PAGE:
State the types of organism that can cause disease
Caused by a variety of organisms.
Explain how skin and mucous membranes act as barriers against microbes
- The skin, with its tough layer of keratin, is an impregnable barrier as long as it is intact. When it is not, large numbers of micro organisms gain ready entry to the body.
- Epithelium that forms mucous membranes
- is more fragile than the skin.
- is constantly flushed with fluids, such as mucus, saliva and tears, that contain antimicrobial substances.
- The epithelium lining of the respiratory tract is carpeted with cilia, which sweep away inhaled organisms, dirt and debris trapped in the protective layer of mucous.
Explain how Phagocytic lymphocytes ingest disease causing organisms in the blood and in body tissues
State the difference between antigens and antibodies
- a foreign substance, usually a protein or polysaccharide
- that when bound to a complementary antibody displayed on the surface of a B lymphocyte or to a complementary T-cell receptor, stimulates an immune response.
- a globular protein
- synthesized by a B lymphocyte
- to a foreign substance (antigen) with which it combines specifically.
Describe Antibody Production
- B lymphocytes in bone marrow produce during development, clones of identical cells programmed to secrete a specific antibody when recognising one type of antigen (surface recognition sites, humoral immunity and memory cells)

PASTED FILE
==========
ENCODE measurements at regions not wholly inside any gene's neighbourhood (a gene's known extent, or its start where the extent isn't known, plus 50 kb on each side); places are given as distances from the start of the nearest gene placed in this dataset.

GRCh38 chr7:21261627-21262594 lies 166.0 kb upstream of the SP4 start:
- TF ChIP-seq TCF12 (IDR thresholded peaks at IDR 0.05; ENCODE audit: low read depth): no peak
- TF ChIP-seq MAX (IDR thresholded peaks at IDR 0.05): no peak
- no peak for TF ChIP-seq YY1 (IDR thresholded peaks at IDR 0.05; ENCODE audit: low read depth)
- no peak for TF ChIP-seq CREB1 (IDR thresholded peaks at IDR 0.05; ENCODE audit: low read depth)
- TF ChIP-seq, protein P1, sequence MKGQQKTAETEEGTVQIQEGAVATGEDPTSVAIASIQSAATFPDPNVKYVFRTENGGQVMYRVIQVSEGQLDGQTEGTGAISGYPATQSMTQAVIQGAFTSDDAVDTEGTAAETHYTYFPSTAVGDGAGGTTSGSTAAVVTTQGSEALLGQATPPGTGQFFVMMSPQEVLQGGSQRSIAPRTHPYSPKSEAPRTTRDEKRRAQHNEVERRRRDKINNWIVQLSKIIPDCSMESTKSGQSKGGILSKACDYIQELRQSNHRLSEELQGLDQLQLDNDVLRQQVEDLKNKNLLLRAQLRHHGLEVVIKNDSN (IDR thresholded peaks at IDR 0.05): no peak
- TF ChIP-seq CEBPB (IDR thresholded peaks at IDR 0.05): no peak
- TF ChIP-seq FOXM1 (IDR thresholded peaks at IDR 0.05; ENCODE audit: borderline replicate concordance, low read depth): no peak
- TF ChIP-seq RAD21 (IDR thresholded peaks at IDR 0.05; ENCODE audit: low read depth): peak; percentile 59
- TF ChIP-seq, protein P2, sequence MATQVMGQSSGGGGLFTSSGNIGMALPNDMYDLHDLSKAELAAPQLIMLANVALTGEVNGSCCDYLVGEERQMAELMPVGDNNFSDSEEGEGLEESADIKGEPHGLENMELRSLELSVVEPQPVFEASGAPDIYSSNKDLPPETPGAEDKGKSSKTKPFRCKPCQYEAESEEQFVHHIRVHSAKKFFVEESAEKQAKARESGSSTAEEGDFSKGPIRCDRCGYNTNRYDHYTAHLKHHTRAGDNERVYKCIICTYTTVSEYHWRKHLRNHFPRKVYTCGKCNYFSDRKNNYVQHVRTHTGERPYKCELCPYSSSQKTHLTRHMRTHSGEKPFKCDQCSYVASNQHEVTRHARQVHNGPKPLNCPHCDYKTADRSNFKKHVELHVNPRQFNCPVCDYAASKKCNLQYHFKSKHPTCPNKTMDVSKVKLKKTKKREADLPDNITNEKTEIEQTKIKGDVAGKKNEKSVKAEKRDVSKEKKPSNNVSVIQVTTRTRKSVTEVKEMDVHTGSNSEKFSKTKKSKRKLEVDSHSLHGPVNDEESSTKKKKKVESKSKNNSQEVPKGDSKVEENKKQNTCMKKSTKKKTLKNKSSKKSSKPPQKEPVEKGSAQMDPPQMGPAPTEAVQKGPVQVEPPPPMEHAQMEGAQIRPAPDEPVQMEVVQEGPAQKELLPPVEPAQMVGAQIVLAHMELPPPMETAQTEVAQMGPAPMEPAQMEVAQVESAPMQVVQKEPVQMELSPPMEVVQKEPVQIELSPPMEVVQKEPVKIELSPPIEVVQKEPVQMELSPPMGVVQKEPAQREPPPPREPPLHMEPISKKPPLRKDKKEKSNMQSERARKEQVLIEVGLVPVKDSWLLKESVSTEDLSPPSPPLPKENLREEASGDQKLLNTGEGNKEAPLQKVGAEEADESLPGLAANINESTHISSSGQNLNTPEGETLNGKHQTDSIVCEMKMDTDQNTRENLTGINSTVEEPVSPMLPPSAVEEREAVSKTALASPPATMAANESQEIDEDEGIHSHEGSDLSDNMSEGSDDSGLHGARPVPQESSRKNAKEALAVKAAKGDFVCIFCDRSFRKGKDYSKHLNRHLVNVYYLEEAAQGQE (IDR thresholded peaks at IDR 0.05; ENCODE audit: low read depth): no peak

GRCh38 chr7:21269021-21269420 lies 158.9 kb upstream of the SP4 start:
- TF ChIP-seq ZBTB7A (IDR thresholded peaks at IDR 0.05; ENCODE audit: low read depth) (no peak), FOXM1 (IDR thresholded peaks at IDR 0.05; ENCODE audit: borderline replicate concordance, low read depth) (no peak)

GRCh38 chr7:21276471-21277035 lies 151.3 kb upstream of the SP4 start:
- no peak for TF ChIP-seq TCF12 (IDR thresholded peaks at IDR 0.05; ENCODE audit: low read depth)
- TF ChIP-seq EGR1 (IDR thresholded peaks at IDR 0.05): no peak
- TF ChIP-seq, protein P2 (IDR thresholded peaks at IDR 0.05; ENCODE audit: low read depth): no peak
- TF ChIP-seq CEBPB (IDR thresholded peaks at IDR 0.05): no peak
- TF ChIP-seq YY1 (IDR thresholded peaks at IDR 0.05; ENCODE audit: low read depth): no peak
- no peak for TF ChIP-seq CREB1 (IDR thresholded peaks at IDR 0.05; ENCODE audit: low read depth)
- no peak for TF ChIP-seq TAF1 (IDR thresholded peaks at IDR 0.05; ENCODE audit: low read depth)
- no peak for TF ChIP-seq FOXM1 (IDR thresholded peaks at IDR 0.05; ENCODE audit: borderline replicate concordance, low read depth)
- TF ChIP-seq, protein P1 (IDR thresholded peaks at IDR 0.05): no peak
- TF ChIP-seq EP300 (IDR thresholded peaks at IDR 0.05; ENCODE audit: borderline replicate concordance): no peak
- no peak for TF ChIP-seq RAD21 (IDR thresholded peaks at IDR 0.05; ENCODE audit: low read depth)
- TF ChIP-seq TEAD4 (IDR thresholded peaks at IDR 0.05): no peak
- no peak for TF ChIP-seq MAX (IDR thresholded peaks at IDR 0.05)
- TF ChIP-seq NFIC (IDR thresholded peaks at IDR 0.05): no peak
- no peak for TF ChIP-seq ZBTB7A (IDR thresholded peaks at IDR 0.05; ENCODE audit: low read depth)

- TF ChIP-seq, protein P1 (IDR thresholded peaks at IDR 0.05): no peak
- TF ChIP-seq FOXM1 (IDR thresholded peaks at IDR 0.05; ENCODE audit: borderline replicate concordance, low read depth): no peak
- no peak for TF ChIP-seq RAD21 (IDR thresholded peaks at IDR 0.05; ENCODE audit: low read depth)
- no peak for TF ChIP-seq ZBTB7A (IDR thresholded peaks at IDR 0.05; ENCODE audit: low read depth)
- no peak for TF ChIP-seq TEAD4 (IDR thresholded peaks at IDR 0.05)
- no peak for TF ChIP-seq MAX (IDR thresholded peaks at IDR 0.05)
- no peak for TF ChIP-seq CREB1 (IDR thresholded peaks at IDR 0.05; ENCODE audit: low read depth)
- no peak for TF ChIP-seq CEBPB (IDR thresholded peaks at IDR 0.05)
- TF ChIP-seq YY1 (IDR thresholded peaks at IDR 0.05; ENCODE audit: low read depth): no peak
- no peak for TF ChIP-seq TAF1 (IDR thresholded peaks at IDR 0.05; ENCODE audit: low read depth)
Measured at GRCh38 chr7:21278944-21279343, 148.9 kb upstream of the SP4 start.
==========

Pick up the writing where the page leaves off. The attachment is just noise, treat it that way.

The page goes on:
- Antibody molecules contain an antigen binding site.
- The disease known as AIDS is a complicated illness that may involve several phases. It is caused by a virus called HIV that can be passed from person to person. AIDS impairs the human body's immune system the system responsible for warding off disease and leaves the victim susceptible to various infections. The virus enters the bloodstream and destroys certain white blood cells, called T lymphocytes, that play a key role in the functioning of the immune system.
- The virus can also infect other types of cells in the body, including the immune-system cells known as macrophages. Unlike T lymphocytes, however, macrophages are not killed by the virus. In fact, research has suggested that macrophages may carry the AIDS virus to healthy brain cells, to the lymphatic system, and to other healthy cells in the body. AIDS is transmitted by direct contamination of the bloodstream with body fluids that contain the AIDS virus, particularly blood and semen from an HIV-infected person. The virus is usually transmitted through various forms of sexual intercourse, the transfusion of virus-contaminated blood, or the sharing of HIV-contaminated intravenous needles.